Posted 20 June 2019 - 12:16 PM

Jeez, can't s guy come in here, offer some goofball notion, straight out of left field, off the top of his head, without some knowledgeable person immediately explaining in clear English, devoid of hyperbole, exactly why its a goofball notion?

 

That was a rhetorical question. Good Day to you.

lol.gif

Experimentation is what leads to revelations.

A gold-coated diagonal would be quite expensive compared to a filter.

I was suggesting there was a cheaper way to test the hypothesis using an affordable filter.

Thanks for the compliment, by the way.

 

Look at the curve of reflectivity of Aluminum, silver and gold here and compare to the Baader long pass filter:

Attached Thumbnails

  • 350px-Image-Metal-reflectance.png
  • ofil-bp-fcfy-1-2.jpg

Edited by Starman1, 20 June 2019 - 12:17 PM.


#11 quazy4quasars

quazy4quasars

    Ranger 4

  • *****
  • Posts: 307
  • Joined: 12 Jul 2014

Posted 20 June 2019 - 01:28 PM

  Interesting!  I had a buddy who worked at Lumicon back in the day; I wish I had picked his brain a lot more.  I imagine there are as many creative ways to combine properties of reflection, transmission, absorbance , diffraction, resonance/cancelling -as there are colors.  I was just thinking how gold is somewhat the inverse of cyan(OIII)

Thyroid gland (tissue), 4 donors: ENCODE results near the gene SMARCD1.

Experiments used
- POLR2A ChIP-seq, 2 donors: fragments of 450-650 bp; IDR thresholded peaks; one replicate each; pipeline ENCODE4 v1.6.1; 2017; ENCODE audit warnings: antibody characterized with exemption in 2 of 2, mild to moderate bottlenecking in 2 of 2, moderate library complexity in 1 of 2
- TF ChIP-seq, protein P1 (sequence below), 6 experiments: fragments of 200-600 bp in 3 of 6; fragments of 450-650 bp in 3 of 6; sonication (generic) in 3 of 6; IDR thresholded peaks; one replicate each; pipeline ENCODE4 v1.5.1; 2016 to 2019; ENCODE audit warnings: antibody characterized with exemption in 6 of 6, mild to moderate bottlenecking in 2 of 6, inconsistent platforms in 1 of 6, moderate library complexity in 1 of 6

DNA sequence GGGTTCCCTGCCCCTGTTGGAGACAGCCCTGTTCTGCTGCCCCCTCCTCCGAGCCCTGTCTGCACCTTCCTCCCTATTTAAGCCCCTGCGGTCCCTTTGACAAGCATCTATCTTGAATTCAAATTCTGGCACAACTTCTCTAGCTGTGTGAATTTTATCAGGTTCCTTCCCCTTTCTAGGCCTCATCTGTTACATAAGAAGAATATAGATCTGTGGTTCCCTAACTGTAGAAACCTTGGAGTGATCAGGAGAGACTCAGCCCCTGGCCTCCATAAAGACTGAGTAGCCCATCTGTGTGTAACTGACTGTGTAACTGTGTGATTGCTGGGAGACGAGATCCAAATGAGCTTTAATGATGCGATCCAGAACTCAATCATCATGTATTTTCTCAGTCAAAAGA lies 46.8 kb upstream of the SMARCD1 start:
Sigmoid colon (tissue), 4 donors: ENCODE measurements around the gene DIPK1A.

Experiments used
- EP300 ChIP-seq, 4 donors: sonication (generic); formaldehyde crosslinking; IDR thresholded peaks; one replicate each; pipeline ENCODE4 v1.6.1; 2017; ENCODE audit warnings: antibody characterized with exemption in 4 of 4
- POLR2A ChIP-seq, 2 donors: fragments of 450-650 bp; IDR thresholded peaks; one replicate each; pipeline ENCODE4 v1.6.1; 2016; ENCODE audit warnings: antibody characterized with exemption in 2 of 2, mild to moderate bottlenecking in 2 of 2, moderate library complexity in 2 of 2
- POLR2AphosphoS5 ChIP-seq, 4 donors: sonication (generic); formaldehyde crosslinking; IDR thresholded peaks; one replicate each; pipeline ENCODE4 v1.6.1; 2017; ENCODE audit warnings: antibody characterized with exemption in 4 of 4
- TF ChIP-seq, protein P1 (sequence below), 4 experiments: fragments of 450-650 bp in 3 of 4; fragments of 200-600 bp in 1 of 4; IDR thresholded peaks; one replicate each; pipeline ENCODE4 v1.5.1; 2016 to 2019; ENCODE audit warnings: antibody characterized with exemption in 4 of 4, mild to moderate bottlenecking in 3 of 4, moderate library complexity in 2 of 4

An extremely tight OIII rejection might, for example, be accomplished by abusing an OIII narrow bandpass filter (as a diagonal, or deflector), IF the case were that the normally "unwanted" broad wavelength bands are reflected back(rather than absorbed or scattered),  of course; and many filters pass-bands change with  the "incident angle" of the incoming light too, so...  Hey, one half baked idea deserves another!  That goes for compliments as well. Thanks!

 

 I always enjoy your considered input, Starman, you're a guy who can appreciate goofy revelations for their own sake, just as I enjoy wantonly polluting the minds of the easily confused who might wander into my path of disruption.  confused1.gif bow.gif waytogo.gif    Yeah, it's the Devil's work, but, I do a truly lousy job!


Edited by quazy4quasars, 20 June 2019 - 02:19 PM.

  • Starman1 likes this

#12 sgottlieb

sgottlieb

    Apollo

  • *****
  • Posts: 1359
  • Joined: 22 Jul 2007
  • Loc: SF Bay area

Posted 20 June 2019 - 09:47 PM

I've viewed several planetaries through a reverse UHC filter -- with the idea of improving the visibility of the central star (think M57, etc).  The first time was back in the early to mid-80's when Jack Marling produced a few prototype filters with the idea of possibly marketing such a filter.  But the improvement was subtle at best and generally required a large scope to appreciate a difference.  Still it was fun and weird to see the planetary nearly disappear!


  • quazy4quasars and Enkidu like this

#13 Redbetter

Redbetter

    Cosmos

  • *****
  • Posts: 7551
  • Joined: 16 Feb 2016
  • Loc: Central Valley, CA

Posted 21 June 2019 - 02:53 PM